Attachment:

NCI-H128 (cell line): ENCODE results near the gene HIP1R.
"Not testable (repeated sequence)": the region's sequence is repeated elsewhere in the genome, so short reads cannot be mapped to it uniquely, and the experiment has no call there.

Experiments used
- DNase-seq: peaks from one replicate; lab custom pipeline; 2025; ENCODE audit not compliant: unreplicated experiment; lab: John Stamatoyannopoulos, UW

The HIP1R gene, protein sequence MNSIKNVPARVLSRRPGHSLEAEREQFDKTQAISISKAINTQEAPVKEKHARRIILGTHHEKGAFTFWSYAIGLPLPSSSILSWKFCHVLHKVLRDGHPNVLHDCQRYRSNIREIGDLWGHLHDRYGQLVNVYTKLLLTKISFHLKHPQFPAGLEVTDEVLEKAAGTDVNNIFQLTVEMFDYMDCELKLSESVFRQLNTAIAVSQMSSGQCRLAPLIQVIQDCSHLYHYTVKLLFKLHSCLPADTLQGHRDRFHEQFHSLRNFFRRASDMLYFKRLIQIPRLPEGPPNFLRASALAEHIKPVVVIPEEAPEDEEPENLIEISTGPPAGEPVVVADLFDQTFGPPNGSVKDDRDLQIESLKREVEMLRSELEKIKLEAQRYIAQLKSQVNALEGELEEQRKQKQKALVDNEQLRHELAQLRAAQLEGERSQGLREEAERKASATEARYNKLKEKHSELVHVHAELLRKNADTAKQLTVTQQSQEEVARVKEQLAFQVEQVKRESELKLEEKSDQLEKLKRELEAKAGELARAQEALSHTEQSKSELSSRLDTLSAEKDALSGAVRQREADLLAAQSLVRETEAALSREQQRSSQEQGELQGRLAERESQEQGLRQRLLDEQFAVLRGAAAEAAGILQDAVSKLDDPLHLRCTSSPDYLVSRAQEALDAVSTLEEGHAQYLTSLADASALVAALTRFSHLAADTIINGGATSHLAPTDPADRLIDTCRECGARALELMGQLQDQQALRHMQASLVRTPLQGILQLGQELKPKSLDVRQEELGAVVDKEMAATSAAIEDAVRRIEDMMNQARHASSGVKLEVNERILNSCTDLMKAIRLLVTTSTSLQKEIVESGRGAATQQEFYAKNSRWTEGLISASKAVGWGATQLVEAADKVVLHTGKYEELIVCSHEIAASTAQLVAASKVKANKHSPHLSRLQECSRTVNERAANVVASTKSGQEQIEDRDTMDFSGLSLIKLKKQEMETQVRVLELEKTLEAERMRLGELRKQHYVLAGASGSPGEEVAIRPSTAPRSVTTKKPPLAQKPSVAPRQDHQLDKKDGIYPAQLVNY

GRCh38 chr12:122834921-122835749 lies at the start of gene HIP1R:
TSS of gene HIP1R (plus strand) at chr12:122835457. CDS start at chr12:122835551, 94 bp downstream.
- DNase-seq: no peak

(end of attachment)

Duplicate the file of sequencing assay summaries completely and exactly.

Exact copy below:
NCI-H128 (cell line): ENCODE results near the gene HIP1R.
"Not testable (repeated sequence)": the region's sequence is repeated elsewhere in the genome, so short reads cannot be mapped to it uniquely, and the experiment has no call there.

Experiments used
- DNase-seq: peaks from one replicate; lab custom pipeline; 2025; ENCODE audit not compliant: unreplicated experiment; lab: John Stamatoyannopoulos, UW

The HIP1R gene, protein sequence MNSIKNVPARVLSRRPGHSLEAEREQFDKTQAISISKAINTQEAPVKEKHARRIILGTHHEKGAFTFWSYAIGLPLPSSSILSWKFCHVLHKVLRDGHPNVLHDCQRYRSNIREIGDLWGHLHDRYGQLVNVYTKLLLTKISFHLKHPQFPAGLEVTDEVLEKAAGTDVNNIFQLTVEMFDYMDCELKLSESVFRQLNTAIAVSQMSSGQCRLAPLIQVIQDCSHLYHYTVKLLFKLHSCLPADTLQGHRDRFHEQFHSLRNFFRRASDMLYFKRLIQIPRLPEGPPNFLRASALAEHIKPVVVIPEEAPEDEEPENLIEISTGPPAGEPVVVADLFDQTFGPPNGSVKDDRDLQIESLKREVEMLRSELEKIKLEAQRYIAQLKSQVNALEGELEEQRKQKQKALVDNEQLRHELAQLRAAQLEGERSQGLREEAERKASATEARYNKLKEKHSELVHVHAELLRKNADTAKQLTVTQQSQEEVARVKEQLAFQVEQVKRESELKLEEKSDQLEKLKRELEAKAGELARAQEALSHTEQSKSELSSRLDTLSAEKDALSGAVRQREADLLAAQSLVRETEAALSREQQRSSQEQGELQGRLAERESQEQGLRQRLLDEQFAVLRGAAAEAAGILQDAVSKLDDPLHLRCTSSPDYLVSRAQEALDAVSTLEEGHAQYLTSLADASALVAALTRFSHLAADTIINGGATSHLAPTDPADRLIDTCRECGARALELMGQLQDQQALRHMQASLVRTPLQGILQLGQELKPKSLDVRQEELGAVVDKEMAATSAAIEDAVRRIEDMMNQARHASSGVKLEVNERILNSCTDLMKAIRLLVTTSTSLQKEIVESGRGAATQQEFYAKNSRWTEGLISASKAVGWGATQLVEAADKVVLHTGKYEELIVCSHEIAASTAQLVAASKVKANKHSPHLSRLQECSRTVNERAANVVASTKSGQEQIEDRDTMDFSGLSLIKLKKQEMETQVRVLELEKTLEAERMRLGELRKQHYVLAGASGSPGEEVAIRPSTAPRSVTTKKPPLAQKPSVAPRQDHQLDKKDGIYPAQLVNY

GRCh38 chr12:122834921-122835749 lies at the start of gene HIP1R:
TSS of gene HIP1R (plus strand) at chr12:122835457. CDS start at chr12:122835551, 94 bp downstream.
- DNase-seq: no peak